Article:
the processor with a rather large copper heatsink and the main intake fan is a
40x40x20mm Sunon (KDE1204PKV1 ) which spins at
7200 RPM pushing about 8.3 CFM of air.
An air duct is used to direct
the exhaust from the heatsink outside the case and two small 40x40x10mm
Sunon fans (5400 RPM, 4.9 CFM) offer assistance. I was
a bit surprised to see the processor
cooled this way; expecting the opposite to be true. Instead fresh
cooler air from the outside is pulled in at the rear of the case
and exhausted to the side. The system is fairly quiet.
One of the Hermes greatest features is probably one you'll never notice and that's the
amount of noise it produces. MSI engineered the Hermes to be as quiet as
possible and they claim the Hermes will only generate 28.6dB of noise when
idling and 35dB while under load!
Perfect as a
home theatre PC system or bookshelf multimedia system, the Hermes is ideal for
situations where noise is a factor.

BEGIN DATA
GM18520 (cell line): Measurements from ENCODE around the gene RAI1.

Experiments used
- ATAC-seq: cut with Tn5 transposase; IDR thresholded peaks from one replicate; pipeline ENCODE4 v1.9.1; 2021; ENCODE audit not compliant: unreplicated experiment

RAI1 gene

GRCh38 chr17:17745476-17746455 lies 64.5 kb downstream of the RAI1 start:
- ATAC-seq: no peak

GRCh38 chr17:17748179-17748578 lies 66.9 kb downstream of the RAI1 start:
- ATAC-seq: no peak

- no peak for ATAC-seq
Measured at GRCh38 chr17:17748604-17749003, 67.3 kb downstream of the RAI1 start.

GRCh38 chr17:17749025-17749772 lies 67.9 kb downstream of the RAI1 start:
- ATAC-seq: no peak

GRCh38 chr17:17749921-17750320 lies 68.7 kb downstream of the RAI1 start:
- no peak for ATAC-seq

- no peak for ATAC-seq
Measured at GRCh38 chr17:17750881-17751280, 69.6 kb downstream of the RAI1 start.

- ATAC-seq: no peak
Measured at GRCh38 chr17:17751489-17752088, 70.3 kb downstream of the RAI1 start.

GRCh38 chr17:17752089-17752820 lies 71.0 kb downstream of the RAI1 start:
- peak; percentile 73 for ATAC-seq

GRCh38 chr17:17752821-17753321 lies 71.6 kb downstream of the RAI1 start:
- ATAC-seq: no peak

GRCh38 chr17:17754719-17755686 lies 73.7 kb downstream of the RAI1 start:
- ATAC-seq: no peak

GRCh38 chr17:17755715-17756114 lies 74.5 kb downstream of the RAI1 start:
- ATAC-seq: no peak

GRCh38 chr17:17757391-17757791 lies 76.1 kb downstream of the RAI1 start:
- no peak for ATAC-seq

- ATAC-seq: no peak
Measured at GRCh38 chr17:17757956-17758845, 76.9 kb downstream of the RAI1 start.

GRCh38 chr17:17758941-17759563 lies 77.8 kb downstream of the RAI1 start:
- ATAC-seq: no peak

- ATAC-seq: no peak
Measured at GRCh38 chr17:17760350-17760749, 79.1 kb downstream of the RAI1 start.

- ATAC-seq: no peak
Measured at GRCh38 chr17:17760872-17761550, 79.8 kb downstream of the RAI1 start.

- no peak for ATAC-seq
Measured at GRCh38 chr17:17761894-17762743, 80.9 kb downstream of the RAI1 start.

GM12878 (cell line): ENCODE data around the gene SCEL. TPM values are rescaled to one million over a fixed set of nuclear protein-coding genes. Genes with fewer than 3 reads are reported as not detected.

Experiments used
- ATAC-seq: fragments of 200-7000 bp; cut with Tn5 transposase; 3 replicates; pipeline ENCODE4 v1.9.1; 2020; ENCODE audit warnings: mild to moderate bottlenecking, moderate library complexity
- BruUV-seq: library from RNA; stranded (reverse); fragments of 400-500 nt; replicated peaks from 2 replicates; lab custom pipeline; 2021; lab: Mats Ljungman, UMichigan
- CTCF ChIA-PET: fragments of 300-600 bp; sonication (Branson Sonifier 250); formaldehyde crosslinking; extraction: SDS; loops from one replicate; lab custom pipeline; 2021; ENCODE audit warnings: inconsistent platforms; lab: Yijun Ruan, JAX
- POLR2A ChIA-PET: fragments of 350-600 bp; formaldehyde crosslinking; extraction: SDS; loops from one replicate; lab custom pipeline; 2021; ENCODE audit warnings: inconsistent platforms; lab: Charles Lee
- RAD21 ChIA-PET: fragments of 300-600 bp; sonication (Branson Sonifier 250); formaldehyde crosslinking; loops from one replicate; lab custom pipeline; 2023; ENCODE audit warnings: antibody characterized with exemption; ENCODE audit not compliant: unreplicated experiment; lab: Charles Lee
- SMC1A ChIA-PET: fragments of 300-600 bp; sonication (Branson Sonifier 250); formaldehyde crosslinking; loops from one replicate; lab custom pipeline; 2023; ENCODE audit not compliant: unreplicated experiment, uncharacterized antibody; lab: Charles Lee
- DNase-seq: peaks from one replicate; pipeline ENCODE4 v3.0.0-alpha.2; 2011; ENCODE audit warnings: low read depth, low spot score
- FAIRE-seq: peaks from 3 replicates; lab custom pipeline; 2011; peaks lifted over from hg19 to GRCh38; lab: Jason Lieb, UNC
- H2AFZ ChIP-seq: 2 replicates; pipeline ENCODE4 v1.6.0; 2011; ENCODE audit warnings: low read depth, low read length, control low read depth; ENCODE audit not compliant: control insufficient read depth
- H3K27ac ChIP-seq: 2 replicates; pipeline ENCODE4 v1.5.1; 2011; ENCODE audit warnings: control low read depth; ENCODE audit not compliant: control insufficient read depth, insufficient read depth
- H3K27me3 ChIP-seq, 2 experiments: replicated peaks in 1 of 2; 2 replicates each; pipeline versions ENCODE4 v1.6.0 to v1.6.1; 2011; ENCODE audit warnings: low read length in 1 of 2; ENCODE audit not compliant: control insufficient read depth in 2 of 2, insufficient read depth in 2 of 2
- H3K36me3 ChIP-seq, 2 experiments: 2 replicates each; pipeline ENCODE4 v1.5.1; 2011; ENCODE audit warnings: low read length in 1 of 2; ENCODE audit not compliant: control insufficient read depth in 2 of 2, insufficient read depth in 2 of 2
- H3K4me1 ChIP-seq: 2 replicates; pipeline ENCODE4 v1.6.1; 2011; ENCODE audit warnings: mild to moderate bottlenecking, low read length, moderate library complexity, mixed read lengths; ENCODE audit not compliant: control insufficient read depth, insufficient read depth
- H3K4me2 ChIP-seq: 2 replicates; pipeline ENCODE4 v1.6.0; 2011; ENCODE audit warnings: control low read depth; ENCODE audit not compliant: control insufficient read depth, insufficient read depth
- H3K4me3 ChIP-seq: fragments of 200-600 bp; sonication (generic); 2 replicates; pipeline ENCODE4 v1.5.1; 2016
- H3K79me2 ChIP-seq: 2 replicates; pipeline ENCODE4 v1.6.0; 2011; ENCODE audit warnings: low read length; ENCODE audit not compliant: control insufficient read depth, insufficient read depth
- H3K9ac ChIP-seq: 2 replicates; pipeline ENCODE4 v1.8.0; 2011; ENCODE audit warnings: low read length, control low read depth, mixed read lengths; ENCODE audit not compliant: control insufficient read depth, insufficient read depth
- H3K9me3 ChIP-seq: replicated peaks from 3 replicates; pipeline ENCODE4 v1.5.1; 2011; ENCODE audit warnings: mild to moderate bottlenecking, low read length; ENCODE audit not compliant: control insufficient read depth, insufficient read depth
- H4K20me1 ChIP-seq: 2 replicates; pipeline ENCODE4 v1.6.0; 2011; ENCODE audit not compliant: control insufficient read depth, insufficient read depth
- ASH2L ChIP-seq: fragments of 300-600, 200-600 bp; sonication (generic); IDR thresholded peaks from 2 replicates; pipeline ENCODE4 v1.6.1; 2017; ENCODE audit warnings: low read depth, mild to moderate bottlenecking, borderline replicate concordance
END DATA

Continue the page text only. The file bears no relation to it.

Unlike MSI's Metis system which is basically based on a Micro ATX
form factor motherboard, the Hermes is actually quite proprietary. It uses a
custom size motherboard as well as a non standard power supply. While the PSU looks
like an ATX, if you look closely to the main power connector you'll notice that
one wire is missing. If something were to die in the Hermes (when out of
warranty), it would be probably be difficult to replace.
Ease of Use:
As mentioned earlier, the
Hermes's exterior is well designed and quite straight forward. All front panel
I/O controls are labelled and easy to read. The rear of the computer is not
quite as user friendly but even a novice computer user should be able to
decipher the images. Because the system can be mounted on it's left hand side
(via a foot stand), I was a bit surprised to see MSI did not include a warning
about blocking the air vents.